Almost certainly without Tom as an actor in the center of the movie we wouldn't have Tom and I think he's really wonderful in the picture and you wouldn't have all those toys [laughs].

It must be frustrating though that with those positives comes a certain amount of scrutiny.

Yeah... It was something that I think took all of us by surprise, including Tom.  Yet...it's something that Tom and I, on some level, Tom probably more than I, have experienced before.  It's not uncommon.  I remember huge skepticism before I did X-MEN 1.  Nothing was right.  The costumes, the characters... Nothing I did or tried to do was right until the movie came out.  Here, we get it for different reasons that I don't even understand.  I don't understand how they get started.

See how European tabloids translate over into American mainstream news is very bizarre.  The only safety from it was that we were making the movie.  Every day we were making the movie and worrying about the movie and enjoying the experience.  All that stuff was happening off our set.  We weren't sitting there with the Enquirer or whoever was scrutinizing.  It's just frustrating that you move your release date the media interprets that and the media interprets the subject matter...everything.  It kinda was odd.  But I remember having those feelings before with X-MEN and getting used to them.  

I think Tom has had them with everything he's done.  You should talk to Tom cause he's better to talk to about this than me.  He's made a lot of challenging choices that people have told him were crazy and wrong and bad and his gut instinct is that he's very driven by good characters and good stories  and good filmmakers.  If you look at the legacy of filmmakers he's worked with, that's quite apparent.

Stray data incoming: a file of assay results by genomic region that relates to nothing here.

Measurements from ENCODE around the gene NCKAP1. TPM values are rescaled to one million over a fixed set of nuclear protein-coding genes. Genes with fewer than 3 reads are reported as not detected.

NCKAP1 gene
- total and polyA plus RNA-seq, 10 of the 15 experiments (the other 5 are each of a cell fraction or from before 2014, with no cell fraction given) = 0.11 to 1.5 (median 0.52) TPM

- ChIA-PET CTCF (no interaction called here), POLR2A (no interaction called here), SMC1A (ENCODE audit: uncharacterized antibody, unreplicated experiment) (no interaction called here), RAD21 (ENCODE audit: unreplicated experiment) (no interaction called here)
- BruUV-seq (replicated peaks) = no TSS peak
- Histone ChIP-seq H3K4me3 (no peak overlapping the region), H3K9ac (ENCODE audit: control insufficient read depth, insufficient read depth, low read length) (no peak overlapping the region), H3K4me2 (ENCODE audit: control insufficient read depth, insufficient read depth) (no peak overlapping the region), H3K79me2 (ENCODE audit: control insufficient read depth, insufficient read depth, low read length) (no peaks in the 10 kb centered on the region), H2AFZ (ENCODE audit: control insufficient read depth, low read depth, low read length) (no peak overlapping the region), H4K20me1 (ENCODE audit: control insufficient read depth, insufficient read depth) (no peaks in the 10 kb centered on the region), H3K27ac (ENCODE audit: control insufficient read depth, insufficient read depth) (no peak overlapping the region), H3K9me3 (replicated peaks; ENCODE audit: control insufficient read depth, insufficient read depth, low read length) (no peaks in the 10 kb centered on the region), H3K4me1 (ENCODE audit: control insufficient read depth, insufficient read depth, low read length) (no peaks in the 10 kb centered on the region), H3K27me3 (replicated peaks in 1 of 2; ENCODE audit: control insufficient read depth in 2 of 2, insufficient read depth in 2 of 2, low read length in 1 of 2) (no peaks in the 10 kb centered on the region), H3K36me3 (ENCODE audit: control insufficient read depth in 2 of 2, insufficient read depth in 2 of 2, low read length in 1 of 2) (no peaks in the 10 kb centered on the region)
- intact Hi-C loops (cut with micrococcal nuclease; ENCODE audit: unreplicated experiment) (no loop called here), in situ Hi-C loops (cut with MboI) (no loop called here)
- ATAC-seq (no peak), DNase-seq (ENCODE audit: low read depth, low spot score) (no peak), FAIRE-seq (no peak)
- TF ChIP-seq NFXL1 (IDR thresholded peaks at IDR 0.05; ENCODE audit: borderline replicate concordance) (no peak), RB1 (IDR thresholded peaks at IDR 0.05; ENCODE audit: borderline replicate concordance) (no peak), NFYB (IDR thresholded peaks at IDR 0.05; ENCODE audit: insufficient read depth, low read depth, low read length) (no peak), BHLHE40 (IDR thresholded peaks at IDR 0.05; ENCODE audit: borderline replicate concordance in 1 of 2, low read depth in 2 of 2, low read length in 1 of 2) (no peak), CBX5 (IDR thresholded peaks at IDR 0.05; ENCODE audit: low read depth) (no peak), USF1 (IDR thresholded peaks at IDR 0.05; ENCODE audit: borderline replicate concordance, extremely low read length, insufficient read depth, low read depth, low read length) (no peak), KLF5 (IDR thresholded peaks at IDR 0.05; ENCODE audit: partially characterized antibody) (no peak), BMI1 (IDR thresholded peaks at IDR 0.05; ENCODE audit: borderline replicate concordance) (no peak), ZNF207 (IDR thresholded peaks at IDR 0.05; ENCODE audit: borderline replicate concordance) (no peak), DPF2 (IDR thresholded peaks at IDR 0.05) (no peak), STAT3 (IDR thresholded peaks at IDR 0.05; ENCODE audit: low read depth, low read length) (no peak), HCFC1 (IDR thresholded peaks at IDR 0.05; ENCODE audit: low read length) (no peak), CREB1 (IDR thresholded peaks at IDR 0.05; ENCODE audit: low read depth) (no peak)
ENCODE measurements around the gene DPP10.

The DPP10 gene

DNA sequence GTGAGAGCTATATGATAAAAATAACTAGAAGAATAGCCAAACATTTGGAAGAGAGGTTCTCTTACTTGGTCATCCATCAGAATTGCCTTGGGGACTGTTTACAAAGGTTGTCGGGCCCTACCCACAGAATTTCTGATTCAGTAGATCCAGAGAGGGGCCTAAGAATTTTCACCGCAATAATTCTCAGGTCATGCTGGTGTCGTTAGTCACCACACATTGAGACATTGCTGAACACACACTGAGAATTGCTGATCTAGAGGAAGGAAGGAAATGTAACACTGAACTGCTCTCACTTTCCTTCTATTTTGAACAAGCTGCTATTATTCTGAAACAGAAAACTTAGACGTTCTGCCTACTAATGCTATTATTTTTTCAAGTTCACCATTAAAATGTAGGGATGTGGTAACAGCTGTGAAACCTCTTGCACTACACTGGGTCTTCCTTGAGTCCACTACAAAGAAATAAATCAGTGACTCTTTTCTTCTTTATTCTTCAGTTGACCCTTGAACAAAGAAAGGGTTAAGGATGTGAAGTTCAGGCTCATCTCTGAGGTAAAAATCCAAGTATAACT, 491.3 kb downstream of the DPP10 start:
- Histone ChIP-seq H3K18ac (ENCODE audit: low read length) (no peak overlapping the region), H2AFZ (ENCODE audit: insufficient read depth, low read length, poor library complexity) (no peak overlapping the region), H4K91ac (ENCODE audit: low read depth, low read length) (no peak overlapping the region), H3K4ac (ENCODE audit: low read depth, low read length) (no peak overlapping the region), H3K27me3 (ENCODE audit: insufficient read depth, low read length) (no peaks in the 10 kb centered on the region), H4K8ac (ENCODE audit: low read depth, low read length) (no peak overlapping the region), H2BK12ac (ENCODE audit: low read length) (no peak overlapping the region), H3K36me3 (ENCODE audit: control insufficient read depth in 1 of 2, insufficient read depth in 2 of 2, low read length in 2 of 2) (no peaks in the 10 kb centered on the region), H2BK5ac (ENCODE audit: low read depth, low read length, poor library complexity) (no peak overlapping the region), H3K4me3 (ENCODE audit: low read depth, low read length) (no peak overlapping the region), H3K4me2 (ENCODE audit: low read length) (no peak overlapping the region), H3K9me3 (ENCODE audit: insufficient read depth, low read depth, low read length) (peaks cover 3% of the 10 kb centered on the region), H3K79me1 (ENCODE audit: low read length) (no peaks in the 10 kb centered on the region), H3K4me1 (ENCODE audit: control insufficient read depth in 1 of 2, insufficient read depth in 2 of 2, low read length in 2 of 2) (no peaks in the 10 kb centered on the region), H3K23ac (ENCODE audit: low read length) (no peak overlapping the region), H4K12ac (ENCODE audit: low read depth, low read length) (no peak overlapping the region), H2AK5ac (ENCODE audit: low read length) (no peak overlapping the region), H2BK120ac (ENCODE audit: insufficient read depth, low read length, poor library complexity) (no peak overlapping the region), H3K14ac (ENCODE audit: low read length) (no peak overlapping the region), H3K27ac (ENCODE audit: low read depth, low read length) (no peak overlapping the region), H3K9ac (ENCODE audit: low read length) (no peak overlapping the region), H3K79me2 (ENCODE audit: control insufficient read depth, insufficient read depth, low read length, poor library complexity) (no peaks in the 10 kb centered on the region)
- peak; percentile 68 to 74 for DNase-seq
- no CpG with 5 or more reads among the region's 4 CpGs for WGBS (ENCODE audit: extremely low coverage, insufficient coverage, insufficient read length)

Are you ever tempted to pop up online somewhere and just refute all these rumors in one fell swoop?

There are definitely moments you want to do that.  Once I did that many, many years ago where something I said in a class, speaking at NYU, got misinterpreted by a student and posted on the internet.  It sounded hurtful to an actor but what I said was completely misreported by a student and somehow became a news item.  I remember going online and saying "This is me and I'm clearing it up..."  But I've learned to just do it through the movie.  Don't try to explain your way out of people's prejudice, just do it with the movie.  Do it with your actions.  As opposed to doing it by proclamation.

But no doubt there are moments where you just want to go, "What are you talking about?!  Where did you hear that?!"  It was fascinating though too.  My apartment was two blocks down the street from where Tom's hotel was so occasionally I would get his spillover paparazzi [laughs].  You get a little sample of that.  It's interesting.  It's a whole different world.  He does it with a lot of grace.  A lot more grace that...some other actors.

I've only met him once but he was easily the nicest actor I've ever met.

I had a lot of friends, both Chris and I, we had a lot of friends visiting the set with family and people who were complete strangers to Tom and there was nothing but complete openness.  To the point where we were here shooting in the desert, we camped out.  We had a bunch of buses and we camped out.  We had barbecue and tons of my friends he had never even met and after the initial shock of "Wow that is Tom Cruise sitting there and there's Suri and Kate and we're all here!" it's just a bunch of people hanging out.  For me as a filmmaker, it's a blessing.  To have someone at the center of your movie that is that nice and hardworking...  I knew that no matter what I could never ask for as many takes as Stanley Kubrick so...[laughs].